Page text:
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87 Cards in this Set

  • Front
  • Back
City Plan of Priene, Turkey, 4th cent. BC
Paionios of Ephesos and Daphnis of Miletos
Temple of Apollo, Didyma, Turkey, 313 BC
Altar of Zeus, Pergamon, Turkey, 175 BC
Audience Hall of Darius and Xerxes, Persepolis, 500 BC
Xerxes' Hall of Hundred Columns, Persepolis, 500 BC
Necropolis of Banditaccia, Cerveteri, Italy, 7th/6th cent. BC
Tomb of the Reliefs, Cerveteri, Italy, 3rd cent BC
Model and Plan of an Etruscan Temple, 6th century
Porta Augusta, Perugia, Italy, 300 BC
Pont du Gard, Nimes, France, first century AD
Maison Carrée, Nîmes, France, 16 BC
Pompeii, Italy, founded sixth century BC; destroyed 79 AD
Pompeii Forum, second century BC and later
Pompeii Basilica, ca. 120 BC
Pompeii Stabian and Forum Thermae (Baths), ca. 120 - 80 BC
Pompeii Amphitheater, ca. 80 BC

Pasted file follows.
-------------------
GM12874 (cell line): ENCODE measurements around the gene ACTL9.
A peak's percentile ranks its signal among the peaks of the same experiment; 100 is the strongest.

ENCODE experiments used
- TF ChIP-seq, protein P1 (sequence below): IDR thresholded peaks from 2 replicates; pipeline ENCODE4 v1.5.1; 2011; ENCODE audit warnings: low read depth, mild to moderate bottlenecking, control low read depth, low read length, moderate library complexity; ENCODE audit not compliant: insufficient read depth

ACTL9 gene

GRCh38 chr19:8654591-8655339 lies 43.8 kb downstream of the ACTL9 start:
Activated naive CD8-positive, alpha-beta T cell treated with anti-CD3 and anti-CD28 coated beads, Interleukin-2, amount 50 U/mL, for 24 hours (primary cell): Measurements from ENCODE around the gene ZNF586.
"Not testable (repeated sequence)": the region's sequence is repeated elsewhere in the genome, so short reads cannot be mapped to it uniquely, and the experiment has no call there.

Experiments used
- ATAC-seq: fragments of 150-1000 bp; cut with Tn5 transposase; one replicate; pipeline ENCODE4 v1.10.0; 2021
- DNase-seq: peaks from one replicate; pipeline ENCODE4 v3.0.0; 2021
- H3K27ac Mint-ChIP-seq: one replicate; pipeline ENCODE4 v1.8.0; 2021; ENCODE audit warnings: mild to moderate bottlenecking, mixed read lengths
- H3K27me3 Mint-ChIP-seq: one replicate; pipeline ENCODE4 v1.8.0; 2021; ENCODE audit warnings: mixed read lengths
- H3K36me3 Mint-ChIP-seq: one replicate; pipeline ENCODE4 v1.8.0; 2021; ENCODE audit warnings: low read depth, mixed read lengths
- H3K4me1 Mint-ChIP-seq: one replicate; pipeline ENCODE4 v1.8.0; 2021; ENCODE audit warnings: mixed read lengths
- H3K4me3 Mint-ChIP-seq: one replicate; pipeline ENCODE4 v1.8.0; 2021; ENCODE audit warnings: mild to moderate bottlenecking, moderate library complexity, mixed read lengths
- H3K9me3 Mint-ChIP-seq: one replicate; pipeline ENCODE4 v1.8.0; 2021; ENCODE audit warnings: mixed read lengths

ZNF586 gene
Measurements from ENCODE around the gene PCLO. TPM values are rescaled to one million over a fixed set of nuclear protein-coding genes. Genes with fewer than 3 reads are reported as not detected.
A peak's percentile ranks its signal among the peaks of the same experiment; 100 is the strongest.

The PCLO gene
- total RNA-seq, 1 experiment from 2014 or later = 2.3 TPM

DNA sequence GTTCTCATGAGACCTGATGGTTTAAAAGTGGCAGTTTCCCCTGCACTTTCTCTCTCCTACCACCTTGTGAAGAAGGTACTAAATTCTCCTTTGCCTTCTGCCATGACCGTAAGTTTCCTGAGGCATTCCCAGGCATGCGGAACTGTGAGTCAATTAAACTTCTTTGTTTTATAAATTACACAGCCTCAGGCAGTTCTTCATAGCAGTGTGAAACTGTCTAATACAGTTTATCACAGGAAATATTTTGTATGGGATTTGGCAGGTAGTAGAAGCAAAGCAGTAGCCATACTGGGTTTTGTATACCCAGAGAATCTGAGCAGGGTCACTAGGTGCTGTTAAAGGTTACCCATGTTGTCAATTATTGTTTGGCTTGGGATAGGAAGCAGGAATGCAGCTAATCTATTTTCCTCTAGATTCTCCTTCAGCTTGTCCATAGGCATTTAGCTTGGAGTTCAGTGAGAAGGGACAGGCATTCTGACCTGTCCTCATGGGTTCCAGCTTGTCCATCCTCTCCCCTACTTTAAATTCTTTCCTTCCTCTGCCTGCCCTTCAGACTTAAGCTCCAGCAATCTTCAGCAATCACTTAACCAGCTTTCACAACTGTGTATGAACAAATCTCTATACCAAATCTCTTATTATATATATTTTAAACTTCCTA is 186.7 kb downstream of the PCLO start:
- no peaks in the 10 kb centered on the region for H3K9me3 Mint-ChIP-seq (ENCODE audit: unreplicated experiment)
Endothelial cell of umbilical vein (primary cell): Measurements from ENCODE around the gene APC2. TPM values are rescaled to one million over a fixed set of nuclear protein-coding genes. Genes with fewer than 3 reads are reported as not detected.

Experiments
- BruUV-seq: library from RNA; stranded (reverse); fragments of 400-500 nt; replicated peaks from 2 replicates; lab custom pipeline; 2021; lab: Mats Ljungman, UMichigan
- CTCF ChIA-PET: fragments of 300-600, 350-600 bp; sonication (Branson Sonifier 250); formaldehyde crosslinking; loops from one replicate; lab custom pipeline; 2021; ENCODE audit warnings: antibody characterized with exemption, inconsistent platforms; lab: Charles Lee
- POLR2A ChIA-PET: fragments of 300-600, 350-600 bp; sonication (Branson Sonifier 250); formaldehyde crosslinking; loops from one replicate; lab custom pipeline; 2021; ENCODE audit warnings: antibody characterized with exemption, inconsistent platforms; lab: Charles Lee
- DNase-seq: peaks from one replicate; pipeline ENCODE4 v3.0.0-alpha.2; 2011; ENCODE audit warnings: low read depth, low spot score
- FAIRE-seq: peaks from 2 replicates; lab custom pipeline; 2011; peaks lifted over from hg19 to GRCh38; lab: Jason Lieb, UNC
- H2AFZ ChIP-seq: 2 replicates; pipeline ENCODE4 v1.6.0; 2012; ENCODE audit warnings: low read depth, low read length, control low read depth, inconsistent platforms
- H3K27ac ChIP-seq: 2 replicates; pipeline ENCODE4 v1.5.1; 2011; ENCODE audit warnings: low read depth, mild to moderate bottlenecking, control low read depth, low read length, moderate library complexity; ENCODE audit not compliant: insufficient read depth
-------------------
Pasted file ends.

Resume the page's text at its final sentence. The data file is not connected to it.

Diagram of typical Roman domus (private house)
1. fauces; 2. atruium; 3. impluvium; 4. cubiculum; 5. tablinum; 6. peristyle; 7. triclinium
House of the Vettii, Pompeii, first century AD
Model of an insula, in Ostia, Italy, second century AD
Arch of Titus, Forum Romanum, Rome, after 81 AD
Apollodorus of Damascus, arch., Trajan’s Forum, Rome
Apollodorus of Damascus, arch., Basilica Ulpia, 98-117 AD
Trajan’s Column, ca. 106-113 AD
Apollodorus of Damascus, arch., Markets of Trajan, ca.100-112 AD
Flavian Amphitheater (the “Colosseum”), Rome, 72-80 AD
Pantheon, Rome, ca. 118-128 AD
Caracalla Thermae, Rome, ca. 211-217 AD
Hadrian’s Villa, Tivoli, Italy, 117-138 AD